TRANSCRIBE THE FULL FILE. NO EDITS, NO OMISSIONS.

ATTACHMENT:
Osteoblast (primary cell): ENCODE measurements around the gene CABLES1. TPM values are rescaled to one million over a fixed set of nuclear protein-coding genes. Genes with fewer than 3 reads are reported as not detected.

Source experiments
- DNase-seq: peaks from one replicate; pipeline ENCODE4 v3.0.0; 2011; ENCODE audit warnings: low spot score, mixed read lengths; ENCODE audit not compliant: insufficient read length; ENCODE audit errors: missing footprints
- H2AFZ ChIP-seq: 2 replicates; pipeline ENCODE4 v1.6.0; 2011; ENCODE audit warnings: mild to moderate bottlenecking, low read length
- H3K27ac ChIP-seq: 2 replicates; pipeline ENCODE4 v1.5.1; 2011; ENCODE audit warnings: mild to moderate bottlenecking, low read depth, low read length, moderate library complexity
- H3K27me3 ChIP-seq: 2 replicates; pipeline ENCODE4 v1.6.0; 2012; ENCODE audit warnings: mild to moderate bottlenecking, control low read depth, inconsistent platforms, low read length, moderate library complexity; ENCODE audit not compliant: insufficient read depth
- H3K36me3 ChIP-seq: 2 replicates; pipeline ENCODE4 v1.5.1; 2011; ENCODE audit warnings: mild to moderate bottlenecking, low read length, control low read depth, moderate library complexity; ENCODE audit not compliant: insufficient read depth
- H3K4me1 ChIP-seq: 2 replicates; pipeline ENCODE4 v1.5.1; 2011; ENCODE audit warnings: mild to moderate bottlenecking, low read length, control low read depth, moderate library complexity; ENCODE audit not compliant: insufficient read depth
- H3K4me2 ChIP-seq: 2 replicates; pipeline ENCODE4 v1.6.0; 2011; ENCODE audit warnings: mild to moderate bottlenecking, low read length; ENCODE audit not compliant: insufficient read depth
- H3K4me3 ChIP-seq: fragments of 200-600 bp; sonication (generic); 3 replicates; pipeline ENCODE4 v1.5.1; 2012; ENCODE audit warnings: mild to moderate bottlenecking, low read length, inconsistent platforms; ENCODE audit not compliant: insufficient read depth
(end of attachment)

Osteoblast (primary cell): ENCODE measurements around the gene CABLES1. TPM values are rescaled to one million over a fixed set of nuclear protein-coding genes. Genes with fewer than 3 reads are reported as not detected.

Source experiments
- DNase-seq: peaks from one replicate; pipeline ENCODE4 v3.0.0; 2011; ENCODE audit warnings: low spot score, mixed read lengths; ENCODE audit not compliant: insufficient read length; ENCODE audit errors: missing footprints
- H2AFZ ChIP-seq: 2 replicates; pipeline ENCODE4 v1.6.0; 2011; ENCODE audit warnings: mild to moderate bottlenecking, low read length
- H3K27ac ChIP-seq: 2 replicates; pipeline ENCODE4 v1.5.1; 2011; ENCODE audit warnings: mild to moderate bottlenecking, low read depth, low read length, moderate library complexity
- H3K27me3 ChIP-seq: 2 replicates; pipeline ENCODE4 v1.6.0; 2012; ENCODE audit warnings: mild to moderate bottlenecking, control low read depth, inconsistent platforms, low read length, moderate library complexity; ENCODE audit not compliant: insufficient read depth
- H3K36me3 ChIP-seq: 2 replicates; pipeline ENCODE4 v1.5.1; 2011; ENCODE audit warnings: mild to moderate bottlenecking, low read length, control low read depth, moderate library complexity; ENCODE audit not compliant: insufficient read depth
- H3K4me1 ChIP-seq: 2 replicates; pipeline ENCODE4 v1.5.1; 2011; ENCODE audit warnings: mild to moderate bottlenecking, low read length, control low read depth, moderate library complexity; ENCODE audit not compliant: insufficient read depth
- H3K4me2 ChIP-seq: 2 replicates; pipeline ENCODE4 v1.6.0; 2011; ENCODE audit warnings: mild to moderate bottlenecking, low read length; ENCODE audit not compliant: insufficient read depth
- H3K4me3 ChIP-seq: fragments of 200-600 bp; sonication (generic); 3 replicates; pipeline ENCODE4 v1.5.1; 2012; ENCODE audit warnings: mild to moderate bottlenecking, low read length, inconsistent platforms; ENCODE audit not compliant: insufficient read depth